Famous Dave’s Outsources Pricing to Sauce Up Its Margins

Famous Dave’s Outsources Pricing to Sauce Up Its Margins

What's Famous Dave's All-American-Feast worth to you? Oh, they know already.

At Famous Dave’s barbecue restaurants, a plate of Southside rib tips will run you $13.49. Does that sound in the ballpark for a full pound of tips, hickory-smoked and fire-grilled with a Memphis-style dry rub (plus two sides)? What if it were $13.89? Would that send you to a pulled pork sandwich? Or what if it were $12.99? Would you splurge on the tips more often?

For one-off restaurant groups and mom-and-pop restaurants, pricing is as simple as building in a desired profit to food costs, which hopefully aren’t more than 35 percent, plus labor, rent, and G&A. But in the world of multi-unit chain dining, pricing isn’t a rough art, it’s an opaque science.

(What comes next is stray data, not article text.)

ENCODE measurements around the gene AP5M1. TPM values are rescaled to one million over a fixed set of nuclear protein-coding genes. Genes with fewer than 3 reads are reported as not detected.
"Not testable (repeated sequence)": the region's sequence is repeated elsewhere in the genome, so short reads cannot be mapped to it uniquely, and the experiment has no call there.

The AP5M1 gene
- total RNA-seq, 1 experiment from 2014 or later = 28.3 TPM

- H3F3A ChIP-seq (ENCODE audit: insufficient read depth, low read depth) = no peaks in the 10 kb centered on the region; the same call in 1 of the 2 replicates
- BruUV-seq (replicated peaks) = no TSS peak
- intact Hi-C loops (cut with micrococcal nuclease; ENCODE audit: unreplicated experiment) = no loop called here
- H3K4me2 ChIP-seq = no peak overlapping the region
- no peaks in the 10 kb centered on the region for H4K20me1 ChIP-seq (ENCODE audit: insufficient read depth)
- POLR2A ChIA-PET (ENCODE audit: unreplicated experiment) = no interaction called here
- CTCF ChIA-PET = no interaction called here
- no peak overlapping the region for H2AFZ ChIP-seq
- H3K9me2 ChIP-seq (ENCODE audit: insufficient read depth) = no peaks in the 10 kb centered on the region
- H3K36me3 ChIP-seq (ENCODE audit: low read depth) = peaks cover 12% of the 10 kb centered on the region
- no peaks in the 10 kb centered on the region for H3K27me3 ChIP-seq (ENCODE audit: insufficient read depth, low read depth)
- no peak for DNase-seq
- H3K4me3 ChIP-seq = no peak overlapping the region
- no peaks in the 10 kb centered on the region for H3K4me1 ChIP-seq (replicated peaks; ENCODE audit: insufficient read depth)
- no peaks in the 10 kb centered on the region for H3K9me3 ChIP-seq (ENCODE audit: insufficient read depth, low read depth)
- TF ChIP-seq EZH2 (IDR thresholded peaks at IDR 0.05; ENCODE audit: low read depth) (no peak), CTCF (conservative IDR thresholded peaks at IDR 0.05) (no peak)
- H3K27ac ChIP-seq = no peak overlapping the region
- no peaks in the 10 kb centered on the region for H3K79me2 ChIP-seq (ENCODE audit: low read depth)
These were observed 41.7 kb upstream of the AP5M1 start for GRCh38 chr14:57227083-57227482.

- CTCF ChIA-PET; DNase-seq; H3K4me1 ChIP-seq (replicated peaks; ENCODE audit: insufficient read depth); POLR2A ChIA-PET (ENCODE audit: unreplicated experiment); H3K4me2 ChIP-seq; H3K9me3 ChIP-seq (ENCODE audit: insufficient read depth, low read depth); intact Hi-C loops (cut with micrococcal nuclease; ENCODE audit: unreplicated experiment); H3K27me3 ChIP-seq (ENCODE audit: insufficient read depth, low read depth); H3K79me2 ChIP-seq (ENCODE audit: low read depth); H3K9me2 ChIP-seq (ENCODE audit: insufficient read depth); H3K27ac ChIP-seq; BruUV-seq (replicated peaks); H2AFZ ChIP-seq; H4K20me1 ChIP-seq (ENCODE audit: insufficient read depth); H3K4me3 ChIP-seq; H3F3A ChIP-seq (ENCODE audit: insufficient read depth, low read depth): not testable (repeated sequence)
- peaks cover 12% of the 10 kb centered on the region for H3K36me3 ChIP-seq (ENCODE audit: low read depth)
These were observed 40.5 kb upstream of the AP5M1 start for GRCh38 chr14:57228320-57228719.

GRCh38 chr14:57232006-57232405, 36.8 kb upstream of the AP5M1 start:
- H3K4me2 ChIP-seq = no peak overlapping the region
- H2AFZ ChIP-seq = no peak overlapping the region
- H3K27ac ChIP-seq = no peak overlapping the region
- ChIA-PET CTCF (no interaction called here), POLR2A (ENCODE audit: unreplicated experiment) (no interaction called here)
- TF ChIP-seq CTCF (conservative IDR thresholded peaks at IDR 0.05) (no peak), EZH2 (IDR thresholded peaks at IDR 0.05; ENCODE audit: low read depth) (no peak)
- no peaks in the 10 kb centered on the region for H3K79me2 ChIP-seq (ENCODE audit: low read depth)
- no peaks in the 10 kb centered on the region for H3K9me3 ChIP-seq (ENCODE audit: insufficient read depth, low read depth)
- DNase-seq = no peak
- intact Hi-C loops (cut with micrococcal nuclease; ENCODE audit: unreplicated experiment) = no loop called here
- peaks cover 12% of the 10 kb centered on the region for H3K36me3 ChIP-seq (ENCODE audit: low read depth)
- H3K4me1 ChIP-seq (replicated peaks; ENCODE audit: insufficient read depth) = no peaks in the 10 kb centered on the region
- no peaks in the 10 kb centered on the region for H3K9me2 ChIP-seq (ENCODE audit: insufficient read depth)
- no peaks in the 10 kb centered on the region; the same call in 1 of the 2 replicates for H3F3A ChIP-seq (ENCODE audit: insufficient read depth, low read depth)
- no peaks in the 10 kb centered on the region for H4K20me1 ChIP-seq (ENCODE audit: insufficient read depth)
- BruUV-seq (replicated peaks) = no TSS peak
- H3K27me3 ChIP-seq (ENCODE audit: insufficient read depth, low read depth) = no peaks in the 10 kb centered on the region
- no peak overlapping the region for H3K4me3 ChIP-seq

So when Minnetonka-based Famous Dave’s saw growing sales but slipping margins, new CEO John Gilbert decided to get granular with pricing, hoping to boost margins by at least 1 percent. Rather than adding a nickel or dime to each menu item, he hired Tampa, Florida–based Revenue Management Solutions (RMS) to tell his team what each price should be at each of its 53 company-owned locations.

“The math of the exercise is just too substantial for any restaurant company to execute,” explains Gilbert. RMS, he explains, uploads two years’ worth of Famous Dave’s store-by-store pricing and sales data, and using proprietary algorithms, generates an optimal price for each menu item on a store-by-store basis.

“They’re all Cornell graduate mathematicians,” Gilbert says. “It’s an intense process. It will take hours of my team’s time and hours of theirs. It’s very high-touch.”

Gilbert says he used RMS when he was in management at T.G.I.Friday’s. He recalls an RMS recommendation to raise iced tea prices to match soft drink prices. “We were already making more margin on tea, but they understood there would not be customer resistance.”

In the end, Gilbert says Famous Dave’s will cut some prices, raise some others, but overall, consumers will pay less than they would have had the company nickel-and-dimed the menus. “You end up taking lower price increases and seeing increased customer counts and gross margin. It’s pretty foolproof.”